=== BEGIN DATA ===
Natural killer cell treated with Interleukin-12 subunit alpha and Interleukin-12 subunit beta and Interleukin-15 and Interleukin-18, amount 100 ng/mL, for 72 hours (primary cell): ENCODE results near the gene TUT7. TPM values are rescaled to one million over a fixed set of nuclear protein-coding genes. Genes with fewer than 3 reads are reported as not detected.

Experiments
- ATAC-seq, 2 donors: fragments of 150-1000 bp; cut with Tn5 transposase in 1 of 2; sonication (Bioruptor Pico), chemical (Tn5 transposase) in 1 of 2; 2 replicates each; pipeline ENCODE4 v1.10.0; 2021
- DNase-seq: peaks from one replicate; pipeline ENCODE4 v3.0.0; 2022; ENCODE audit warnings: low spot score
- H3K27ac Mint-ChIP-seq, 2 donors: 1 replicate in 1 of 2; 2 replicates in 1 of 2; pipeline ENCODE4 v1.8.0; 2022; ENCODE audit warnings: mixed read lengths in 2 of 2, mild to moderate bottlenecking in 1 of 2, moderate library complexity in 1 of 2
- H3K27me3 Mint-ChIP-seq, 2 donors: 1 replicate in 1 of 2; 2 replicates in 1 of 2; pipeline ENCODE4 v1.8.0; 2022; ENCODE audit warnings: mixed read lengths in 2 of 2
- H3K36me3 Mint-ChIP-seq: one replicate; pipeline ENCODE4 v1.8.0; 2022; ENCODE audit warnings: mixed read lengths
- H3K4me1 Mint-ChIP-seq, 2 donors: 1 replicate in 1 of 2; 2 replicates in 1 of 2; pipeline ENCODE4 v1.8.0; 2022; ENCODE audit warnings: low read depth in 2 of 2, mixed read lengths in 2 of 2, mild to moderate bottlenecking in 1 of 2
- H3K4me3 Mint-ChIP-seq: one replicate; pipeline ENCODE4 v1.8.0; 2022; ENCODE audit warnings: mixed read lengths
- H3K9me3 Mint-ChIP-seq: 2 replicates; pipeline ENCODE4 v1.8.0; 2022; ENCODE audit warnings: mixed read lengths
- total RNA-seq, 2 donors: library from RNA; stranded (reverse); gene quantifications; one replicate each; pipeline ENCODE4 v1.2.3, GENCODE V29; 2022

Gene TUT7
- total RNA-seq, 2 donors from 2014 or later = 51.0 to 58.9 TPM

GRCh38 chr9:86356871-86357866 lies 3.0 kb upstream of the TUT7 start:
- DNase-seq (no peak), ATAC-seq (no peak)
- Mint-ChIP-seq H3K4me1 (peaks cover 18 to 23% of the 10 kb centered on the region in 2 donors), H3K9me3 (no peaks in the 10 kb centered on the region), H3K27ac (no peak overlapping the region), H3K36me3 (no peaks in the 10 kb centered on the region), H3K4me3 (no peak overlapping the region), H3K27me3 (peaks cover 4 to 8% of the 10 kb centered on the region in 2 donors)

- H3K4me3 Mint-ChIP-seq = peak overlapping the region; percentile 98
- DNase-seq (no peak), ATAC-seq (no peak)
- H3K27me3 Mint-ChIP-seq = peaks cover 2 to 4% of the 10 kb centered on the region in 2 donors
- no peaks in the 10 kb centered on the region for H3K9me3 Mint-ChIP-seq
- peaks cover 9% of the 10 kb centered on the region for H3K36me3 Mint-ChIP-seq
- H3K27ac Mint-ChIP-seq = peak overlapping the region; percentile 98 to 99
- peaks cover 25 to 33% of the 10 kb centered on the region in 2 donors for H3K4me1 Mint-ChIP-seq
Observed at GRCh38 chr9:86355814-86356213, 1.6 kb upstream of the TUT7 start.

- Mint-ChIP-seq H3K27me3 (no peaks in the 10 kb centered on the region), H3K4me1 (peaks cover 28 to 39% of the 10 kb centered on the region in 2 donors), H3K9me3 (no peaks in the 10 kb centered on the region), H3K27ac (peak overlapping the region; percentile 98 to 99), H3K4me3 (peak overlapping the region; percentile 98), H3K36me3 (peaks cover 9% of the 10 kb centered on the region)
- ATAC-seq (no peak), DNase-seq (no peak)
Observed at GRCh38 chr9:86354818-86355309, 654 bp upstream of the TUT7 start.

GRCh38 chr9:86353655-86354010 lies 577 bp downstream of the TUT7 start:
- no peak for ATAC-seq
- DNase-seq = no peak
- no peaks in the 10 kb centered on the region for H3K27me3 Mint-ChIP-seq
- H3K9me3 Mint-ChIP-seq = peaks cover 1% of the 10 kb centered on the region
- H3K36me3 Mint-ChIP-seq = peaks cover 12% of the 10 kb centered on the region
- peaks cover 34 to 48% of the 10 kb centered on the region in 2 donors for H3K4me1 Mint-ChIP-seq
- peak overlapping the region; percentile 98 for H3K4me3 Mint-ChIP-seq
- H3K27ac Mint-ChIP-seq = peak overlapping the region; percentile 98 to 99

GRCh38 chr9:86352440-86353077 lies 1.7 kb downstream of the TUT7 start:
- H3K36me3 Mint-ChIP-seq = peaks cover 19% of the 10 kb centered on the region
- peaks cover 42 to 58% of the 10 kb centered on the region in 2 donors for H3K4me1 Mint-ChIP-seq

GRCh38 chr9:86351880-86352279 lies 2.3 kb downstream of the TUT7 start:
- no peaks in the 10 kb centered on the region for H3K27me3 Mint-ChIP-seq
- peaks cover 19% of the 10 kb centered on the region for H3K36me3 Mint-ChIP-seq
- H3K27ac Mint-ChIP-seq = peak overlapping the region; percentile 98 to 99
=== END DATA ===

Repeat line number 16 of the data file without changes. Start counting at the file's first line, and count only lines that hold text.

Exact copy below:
- Mint-ChIP-seq H3K4me1 (peaks cover 18 to 23% of the 10 kb centered on the region in 2 donors), H3K9me3 (no peaks in the 10 kb centered on the region), H3K27ac (no peak overlapping the region), H3K36me3 (no peaks in the 10 kb centered on the region), H3K4me3 (no peak overlapping the region), H3K27me3 (peaks cover 4 to 8% of the 10 kb centered on the region in 2 donors)